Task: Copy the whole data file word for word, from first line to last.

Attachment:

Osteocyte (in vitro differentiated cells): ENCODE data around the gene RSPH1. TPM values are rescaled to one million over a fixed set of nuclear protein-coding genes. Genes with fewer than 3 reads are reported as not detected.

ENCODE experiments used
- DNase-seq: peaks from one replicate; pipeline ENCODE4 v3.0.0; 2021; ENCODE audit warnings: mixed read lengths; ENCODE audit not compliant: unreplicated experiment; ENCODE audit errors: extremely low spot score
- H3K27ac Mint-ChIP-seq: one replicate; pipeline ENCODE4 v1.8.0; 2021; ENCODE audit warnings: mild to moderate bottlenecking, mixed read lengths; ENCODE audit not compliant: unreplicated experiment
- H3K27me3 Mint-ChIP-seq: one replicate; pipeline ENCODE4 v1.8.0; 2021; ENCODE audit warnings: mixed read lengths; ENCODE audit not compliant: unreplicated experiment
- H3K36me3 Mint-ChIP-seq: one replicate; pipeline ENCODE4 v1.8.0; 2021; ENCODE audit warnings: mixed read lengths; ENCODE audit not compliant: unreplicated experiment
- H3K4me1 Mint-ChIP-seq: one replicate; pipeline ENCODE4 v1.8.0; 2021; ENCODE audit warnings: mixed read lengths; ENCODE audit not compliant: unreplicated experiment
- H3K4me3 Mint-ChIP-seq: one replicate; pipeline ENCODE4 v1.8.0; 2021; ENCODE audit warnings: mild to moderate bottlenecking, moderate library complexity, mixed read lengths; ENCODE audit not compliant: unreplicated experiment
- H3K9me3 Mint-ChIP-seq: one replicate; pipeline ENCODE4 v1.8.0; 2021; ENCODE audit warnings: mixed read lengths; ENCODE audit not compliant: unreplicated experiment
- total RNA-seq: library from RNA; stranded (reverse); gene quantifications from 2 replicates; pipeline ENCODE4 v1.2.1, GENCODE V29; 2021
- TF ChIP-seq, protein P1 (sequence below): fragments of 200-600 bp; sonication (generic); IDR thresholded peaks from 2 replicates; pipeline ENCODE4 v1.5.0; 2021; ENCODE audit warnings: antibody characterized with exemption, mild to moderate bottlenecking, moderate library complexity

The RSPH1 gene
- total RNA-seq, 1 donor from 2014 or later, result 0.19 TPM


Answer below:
Osteocyte (in vitro differentiated cells): ENCODE data around the gene RSPH1. TPM values are rescaled to one million over a fixed set of nuclear protein-coding genes. Genes with fewer than 3 reads are reported as not detected.

ENCODE experiments used
- DNase-seq: peaks from one replicate; pipeline ENCODE4 v3.0.0; 2021; ENCODE audit warnings: mixed read lengths; ENCODE audit not compliant: unreplicated experiment; ENCODE audit errors: extremely low spot score
- H3K27ac Mint-ChIP-seq: one replicate; pipeline ENCODE4 v1.8.0; 2021; ENCODE audit warnings: mild to moderate bottlenecking, mixed read lengths; ENCODE audit not compliant: unreplicated experiment
- H3K27me3 Mint-ChIP-seq: one replicate; pipeline ENCODE4 v1.8.0; 2021; ENCODE audit warnings: mixed read lengths; ENCODE audit not compliant: unreplicated experiment
- H3K36me3 Mint-ChIP-seq: one replicate; pipeline ENCODE4 v1.8.0; 2021; ENCODE audit warnings: mixed read lengths; ENCODE audit not compliant: unreplicated experiment
- H3K4me1 Mint-ChIP-seq: one replicate; pipeline ENCODE4 v1.8.0; 2021; ENCODE audit warnings: mixed read lengths; ENCODE audit not compliant: unreplicated experiment
- H3K4me3 Mint-ChIP-seq: one replicate; pipeline ENCODE4 v1.8.0; 2021; ENCODE audit warnings: mild to moderate bottlenecking, moderate library complexity, mixed read lengths; ENCODE audit not compliant: unreplicated experiment
- H3K9me3 Mint-ChIP-seq: one replicate; pipeline ENCODE4 v1.8.0; 2021; ENCODE audit warnings: mixed read lengths; ENCODE audit not compliant: unreplicated experiment
- total RNA-seq: library from RNA; stranded (reverse); gene quantifications from 2 replicates; pipeline ENCODE4 v1.2.1, GENCODE V29; 2021
- TF ChIP-seq, protein P1 (sequence below): fragments of 200-600 bp; sonication (generic); IDR thresholded peaks from 2 replicates; pipeline ENCODE4 v1.5.0; 2021; ENCODE audit warnings: antibody characterized with exemption, mild to moderate bottlenecking, moderate library complexity

The RSPH1 gene
- total RNA-seq, 1 donor from 2014 or later, result 0.19 TPM